Endocrine Medicine

Two new high impact publications from the group

Our long term collaboration with the research group of Jakub Abramson at Weizmanns institute in Israel har resulted in two new publications in high ranked journals

Degree of Aire function is correlated with severity of disease
Bergithe Oftedal

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1. Journal of clinical investigation: A partial form of AIRE deficiency underlies a mild form of autoimmune polyendocrine syndrome type 1 (Bergithe E. Oftedal)

Aire is a gene involved in maturation of immune cells in the thymus, and people with non-functioning Aire gets a autoimmune polyendocrine syndrome (APS-1) with several autoimmune manifestations. We have identifed a new splice version of Aire in patients that leads to a shorter protein that still functions, but not to the same degree as the whole length protein. The splice version gives a milder form of disease. We created mice with this splice-version, and they had lower degree of autoimmune infiltration in organs than a Aire-knockout, as well as reduced transcriptonal effects in the thymus. This paper illustrate an association between the degree of AIRE activity and the severity of autoimmune disease, with implications for more common autoimmune diseases associated with AIRE variants, such as primary adrenal insufficiency, pernicious anemia, type 1 diabetes, and rheumatoid arthritis.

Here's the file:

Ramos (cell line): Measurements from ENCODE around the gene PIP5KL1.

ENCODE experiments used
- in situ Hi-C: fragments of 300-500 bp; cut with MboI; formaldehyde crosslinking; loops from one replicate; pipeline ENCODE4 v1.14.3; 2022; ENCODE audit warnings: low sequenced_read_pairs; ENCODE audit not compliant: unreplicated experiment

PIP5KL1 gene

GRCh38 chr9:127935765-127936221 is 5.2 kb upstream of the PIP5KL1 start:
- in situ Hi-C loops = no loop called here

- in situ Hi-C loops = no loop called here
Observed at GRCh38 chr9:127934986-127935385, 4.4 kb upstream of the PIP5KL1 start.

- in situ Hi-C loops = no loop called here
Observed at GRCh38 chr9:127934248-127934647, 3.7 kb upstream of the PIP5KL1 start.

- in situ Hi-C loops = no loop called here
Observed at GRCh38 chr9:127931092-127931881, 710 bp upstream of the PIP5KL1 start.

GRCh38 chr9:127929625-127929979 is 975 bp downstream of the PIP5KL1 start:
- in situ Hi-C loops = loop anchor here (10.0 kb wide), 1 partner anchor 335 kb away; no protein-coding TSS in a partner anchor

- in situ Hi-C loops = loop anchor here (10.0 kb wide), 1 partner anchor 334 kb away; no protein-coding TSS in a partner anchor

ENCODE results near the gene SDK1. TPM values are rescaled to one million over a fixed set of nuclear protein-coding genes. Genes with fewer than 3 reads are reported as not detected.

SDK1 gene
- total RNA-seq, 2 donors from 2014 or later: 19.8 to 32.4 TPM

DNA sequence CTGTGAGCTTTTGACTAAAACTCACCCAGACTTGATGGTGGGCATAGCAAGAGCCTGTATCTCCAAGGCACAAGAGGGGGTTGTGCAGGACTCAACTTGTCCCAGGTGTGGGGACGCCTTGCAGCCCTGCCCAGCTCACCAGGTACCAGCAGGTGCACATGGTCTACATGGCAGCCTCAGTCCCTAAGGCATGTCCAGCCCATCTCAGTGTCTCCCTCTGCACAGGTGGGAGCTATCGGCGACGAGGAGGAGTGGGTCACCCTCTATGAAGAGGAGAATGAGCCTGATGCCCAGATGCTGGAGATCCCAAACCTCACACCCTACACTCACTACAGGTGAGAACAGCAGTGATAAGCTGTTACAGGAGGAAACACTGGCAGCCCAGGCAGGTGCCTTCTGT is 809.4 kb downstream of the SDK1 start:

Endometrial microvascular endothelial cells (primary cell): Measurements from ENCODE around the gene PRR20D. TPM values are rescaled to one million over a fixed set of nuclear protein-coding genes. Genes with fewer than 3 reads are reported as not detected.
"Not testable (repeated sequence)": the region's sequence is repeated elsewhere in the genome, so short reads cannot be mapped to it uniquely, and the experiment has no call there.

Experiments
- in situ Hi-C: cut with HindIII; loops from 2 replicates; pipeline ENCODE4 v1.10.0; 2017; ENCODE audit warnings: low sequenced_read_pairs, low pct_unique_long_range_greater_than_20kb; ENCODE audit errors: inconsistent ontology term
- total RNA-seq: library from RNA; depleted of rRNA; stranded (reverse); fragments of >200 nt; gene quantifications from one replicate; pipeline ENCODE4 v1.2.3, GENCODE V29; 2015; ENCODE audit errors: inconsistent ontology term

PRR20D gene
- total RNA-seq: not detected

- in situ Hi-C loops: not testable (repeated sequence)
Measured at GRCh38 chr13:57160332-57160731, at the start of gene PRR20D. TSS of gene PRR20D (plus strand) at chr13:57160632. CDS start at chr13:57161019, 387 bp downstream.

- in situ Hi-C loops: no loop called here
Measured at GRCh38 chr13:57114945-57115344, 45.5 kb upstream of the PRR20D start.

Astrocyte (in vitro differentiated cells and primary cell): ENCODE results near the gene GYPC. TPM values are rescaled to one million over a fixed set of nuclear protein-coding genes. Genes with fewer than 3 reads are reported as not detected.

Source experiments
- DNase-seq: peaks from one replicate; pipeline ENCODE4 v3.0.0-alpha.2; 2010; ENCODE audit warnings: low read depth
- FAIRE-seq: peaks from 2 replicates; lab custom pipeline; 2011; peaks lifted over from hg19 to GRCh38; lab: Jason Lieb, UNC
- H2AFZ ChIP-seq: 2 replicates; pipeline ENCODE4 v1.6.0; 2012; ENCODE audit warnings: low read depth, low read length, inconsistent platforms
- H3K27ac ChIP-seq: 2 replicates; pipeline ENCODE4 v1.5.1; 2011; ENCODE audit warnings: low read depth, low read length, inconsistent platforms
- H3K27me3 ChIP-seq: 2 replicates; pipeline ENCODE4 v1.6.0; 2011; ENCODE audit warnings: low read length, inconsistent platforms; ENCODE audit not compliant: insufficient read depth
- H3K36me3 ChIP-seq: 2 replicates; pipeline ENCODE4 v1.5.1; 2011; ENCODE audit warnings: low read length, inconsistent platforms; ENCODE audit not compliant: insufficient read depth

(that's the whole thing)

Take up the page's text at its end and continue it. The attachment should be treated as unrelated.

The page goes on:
1. Nature: Autoimmune amelogenesis imperfecta in patients with APS-1 and coeliac disease (Anette Wolff)

One of the most common hallmarks of patients with APS-1 is defects in enamel development or enamel hypoplasia. The mechanism behind this has not yet been understood, but in this paper we demonstrate autoantibodies in patients towards enamel proteins. Aire knockout mice showed defective enamel production and autoantibodies to enamel proteins. We then investigated whether this could be a pathologic mechanism in other diseases as well. Up to 50% of children with celiac disease develop enamle pathologies similar to APS-1, and we detected autoantibodes to several enamel proteins in celiac patients compared with controls. These proteins share epitopes with intestinal  (TGM2, LAMB3 and common food antigens (K-casein), so celiac disease and intake of milk can result in enamel injuries in patients, especially in childre.